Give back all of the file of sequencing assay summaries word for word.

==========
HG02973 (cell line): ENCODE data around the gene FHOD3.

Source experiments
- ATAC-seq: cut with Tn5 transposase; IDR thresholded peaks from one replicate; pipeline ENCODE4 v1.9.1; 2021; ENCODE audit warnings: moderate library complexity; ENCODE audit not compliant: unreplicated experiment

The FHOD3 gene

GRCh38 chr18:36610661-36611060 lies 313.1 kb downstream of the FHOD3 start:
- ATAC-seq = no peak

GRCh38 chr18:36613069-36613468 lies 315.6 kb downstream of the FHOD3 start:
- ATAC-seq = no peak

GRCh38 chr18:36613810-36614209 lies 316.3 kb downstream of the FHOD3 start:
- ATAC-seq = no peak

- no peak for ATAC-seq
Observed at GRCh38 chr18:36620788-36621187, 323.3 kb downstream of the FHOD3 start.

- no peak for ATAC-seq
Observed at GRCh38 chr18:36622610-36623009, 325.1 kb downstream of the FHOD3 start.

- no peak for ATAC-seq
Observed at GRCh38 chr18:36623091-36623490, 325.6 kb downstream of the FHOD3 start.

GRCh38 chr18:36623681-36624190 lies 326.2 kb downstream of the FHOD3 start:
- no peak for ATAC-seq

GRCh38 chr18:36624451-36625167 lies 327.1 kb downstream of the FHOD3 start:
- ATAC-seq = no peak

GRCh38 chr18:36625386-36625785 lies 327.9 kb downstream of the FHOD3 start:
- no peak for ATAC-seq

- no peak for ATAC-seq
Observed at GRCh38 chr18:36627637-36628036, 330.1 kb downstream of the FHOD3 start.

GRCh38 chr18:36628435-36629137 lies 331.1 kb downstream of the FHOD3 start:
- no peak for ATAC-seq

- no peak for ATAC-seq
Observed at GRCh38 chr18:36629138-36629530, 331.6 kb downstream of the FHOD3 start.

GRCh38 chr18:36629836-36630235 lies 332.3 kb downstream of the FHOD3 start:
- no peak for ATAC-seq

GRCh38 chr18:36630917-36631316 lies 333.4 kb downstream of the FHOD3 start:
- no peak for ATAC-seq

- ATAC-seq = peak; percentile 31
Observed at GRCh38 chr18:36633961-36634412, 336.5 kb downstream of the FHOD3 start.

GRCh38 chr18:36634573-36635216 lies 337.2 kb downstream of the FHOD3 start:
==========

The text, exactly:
HG02973 (cell line): ENCODE data around the gene FHOD3.

Source experiments
- ATAC-seq: cut with Tn5 transposase; IDR thresholded peaks from one replicate; pipeline ENCODE4 v1.9.1; 2021; ENCODE audit warnings: moderate library complexity; ENCODE audit not compliant: unreplicated experiment

The FHOD3 gene

GRCh38 chr18:36610661-36611060 lies 313.1 kb downstream of the FHOD3 start:
- ATAC-seq = no peak

GRCh38 chr18:36613069-36613468 lies 315.6 kb downstream of the FHOD3 start:
- ATAC-seq = no peak

GRCh38 chr18:36613810-36614209 lies 316.3 kb downstream of the FHOD3 start:
- ATAC-seq = no peak

- no peak for ATAC-seq
Observed at GRCh38 chr18:36620788-36621187, 323.3 kb downstream of the FHOD3 start.

- no peak for ATAC-seq
Observed at GRCh38 chr18:36622610-36623009, 325.1 kb downstream of the FHOD3 start.

- no peak for ATAC-seq
Observed at GRCh38 chr18:36623091-36623490, 325.6 kb downstream of the FHOD3 start.

GRCh38 chr18:36623681-36624190 lies 326.2 kb downstream of the FHOD3 start:
- no peak for ATAC-seq

GRCh38 chr18:36624451-36625167 lies 327.1 kb downstream of the FHOD3 start:
- ATAC-seq = no peak

GRCh38 chr18:36625386-36625785 lies 327.9 kb downstream of the FHOD3 start:
- no peak for ATAC-seq

- no peak for ATAC-seq
Observed at GRCh38 chr18:36627637-36628036, 330.1 kb downstream of the FHOD3 start.

GRCh38 chr18:36628435-36629137 lies 331.1 kb downstream of the FHOD3 start:
- no peak for ATAC-seq

- no peak for ATAC-seq
Observed at GRCh38 chr18:36629138-36629530, 331.6 kb downstream of the FHOD3 start.

GRCh38 chr18:36629836-36630235 lies 332.3 kb downstream of the FHOD3 start:
- no peak for ATAC-seq

GRCh38 chr18:36630917-36631316 lies 333.4 kb downstream of the FHOD3 start:
- no peak for ATAC-seq

- ATAC-seq = peak; percentile 31
Observed at GRCh38 chr18:36633961-36634412, 336.5 kb downstream of the FHOD3 start.

GRCh38 chr18:36634573-36635216 lies 337.2 kb downstream of the FHOD3 start: